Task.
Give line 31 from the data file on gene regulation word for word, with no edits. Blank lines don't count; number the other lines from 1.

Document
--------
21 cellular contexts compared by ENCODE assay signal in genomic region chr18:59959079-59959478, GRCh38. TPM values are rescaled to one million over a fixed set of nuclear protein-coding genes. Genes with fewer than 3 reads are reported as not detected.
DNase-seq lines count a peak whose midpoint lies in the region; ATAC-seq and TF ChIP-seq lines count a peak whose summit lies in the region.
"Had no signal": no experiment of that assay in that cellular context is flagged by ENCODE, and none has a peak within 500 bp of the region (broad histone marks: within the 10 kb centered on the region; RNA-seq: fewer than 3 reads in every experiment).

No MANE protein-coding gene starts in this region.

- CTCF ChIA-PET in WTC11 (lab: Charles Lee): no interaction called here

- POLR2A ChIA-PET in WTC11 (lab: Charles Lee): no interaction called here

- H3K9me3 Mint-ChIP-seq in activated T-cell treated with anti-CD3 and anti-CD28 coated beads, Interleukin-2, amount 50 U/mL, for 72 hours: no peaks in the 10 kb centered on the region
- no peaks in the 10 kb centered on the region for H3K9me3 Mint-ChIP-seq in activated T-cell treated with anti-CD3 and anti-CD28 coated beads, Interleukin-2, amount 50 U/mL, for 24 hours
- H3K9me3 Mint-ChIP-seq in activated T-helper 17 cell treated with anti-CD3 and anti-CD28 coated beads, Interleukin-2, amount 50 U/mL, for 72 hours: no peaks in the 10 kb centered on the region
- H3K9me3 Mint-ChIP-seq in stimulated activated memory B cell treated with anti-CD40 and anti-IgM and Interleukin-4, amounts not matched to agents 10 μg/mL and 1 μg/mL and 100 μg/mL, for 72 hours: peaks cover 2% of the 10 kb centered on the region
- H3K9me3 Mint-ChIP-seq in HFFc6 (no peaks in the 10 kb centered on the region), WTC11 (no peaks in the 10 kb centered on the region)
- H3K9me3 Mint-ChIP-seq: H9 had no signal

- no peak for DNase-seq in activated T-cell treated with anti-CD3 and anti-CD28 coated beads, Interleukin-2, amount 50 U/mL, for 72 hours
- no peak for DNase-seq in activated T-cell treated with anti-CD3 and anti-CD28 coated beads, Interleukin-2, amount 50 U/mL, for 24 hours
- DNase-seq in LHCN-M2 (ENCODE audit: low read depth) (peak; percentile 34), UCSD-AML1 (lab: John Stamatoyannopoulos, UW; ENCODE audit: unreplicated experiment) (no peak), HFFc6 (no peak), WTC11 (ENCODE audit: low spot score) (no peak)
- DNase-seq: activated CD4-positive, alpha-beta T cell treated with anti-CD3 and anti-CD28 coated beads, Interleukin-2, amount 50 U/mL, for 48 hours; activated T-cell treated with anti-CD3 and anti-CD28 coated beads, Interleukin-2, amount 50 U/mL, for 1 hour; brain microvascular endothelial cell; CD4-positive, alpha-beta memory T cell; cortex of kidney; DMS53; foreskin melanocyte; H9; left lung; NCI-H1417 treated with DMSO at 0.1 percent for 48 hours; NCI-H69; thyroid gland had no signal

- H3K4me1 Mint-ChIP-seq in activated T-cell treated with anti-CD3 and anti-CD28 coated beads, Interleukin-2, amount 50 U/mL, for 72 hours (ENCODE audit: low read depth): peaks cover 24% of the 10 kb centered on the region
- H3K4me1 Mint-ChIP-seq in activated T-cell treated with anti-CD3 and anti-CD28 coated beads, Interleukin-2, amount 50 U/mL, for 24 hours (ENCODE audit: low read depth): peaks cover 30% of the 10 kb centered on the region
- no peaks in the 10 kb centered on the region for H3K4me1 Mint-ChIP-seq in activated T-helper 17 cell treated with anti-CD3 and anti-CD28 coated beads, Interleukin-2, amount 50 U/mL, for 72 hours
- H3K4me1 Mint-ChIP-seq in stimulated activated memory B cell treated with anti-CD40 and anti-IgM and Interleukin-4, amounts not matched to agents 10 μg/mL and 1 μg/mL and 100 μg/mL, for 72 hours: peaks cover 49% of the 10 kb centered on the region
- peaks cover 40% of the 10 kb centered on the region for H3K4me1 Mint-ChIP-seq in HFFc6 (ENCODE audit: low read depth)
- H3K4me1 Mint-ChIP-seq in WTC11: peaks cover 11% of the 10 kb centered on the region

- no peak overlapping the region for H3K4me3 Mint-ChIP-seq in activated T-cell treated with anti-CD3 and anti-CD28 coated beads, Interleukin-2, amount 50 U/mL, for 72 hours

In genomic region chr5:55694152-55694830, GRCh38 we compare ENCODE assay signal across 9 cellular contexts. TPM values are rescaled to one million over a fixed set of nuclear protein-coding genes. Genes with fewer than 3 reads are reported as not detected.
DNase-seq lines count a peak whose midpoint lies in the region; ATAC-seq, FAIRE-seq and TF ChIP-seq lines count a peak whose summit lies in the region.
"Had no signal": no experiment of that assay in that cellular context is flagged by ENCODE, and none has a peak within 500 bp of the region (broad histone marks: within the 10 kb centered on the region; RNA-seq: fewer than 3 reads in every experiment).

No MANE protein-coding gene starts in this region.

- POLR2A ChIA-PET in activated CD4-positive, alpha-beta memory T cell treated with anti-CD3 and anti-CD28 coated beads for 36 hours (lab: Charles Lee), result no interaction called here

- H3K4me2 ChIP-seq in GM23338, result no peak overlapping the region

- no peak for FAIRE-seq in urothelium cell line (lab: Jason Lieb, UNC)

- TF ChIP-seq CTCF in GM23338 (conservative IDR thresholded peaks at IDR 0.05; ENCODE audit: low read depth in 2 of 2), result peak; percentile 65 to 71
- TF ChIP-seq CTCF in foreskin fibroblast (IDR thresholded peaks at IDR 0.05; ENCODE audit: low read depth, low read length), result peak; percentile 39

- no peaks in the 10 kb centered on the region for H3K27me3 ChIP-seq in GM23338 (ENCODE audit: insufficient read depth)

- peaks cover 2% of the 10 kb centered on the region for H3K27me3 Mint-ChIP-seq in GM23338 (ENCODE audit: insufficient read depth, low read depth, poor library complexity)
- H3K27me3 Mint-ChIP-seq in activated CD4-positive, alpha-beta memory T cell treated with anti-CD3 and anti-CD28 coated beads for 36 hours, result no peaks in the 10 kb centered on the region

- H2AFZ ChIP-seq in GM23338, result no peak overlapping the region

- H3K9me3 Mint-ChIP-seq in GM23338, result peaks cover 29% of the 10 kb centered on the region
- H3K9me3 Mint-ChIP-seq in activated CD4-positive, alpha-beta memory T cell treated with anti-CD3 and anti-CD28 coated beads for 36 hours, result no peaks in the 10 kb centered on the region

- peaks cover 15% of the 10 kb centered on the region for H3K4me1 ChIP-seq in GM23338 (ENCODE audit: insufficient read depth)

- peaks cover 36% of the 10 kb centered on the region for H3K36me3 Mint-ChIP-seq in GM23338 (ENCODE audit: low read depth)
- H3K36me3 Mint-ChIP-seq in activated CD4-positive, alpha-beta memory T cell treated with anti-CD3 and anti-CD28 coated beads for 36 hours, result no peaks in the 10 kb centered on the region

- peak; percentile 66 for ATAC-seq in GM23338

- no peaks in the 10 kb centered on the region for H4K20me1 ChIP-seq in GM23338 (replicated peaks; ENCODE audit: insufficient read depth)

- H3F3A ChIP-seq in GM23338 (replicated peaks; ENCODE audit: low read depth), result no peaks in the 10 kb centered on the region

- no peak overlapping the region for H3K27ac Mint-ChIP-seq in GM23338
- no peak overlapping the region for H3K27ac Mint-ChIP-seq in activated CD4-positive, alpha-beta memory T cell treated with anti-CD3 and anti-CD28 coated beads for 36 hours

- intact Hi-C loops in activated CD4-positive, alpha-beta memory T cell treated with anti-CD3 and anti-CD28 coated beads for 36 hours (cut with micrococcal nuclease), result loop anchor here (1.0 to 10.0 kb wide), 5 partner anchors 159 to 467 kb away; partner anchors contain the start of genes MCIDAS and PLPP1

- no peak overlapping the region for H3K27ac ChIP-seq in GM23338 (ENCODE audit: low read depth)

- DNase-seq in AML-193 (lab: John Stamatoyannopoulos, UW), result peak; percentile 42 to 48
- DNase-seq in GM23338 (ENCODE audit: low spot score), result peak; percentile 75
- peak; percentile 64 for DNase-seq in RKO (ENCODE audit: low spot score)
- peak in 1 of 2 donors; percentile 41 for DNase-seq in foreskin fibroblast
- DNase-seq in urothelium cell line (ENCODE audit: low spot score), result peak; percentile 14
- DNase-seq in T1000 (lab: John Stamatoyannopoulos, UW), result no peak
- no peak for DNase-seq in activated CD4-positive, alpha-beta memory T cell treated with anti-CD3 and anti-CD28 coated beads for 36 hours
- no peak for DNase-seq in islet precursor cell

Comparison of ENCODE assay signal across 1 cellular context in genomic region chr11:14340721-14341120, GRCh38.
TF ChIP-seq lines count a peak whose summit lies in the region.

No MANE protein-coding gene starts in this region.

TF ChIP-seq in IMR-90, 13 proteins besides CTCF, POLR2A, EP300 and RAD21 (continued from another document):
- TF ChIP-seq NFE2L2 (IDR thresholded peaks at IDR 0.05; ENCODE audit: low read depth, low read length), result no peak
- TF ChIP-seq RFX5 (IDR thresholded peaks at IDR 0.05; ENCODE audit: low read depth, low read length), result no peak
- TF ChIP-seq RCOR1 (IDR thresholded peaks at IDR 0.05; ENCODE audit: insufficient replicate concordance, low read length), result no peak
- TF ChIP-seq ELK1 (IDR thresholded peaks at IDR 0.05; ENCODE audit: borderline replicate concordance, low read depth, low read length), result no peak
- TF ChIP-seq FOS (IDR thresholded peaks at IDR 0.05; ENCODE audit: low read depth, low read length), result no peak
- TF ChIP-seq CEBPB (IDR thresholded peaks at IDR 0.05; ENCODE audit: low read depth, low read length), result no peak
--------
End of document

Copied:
- TF ChIP-seq CTCF in GM23338 (conservative IDR thresholded peaks at IDR 0.05; ENCODE audit: low read depth in 2 of 2), result peak; percentile 65 to 71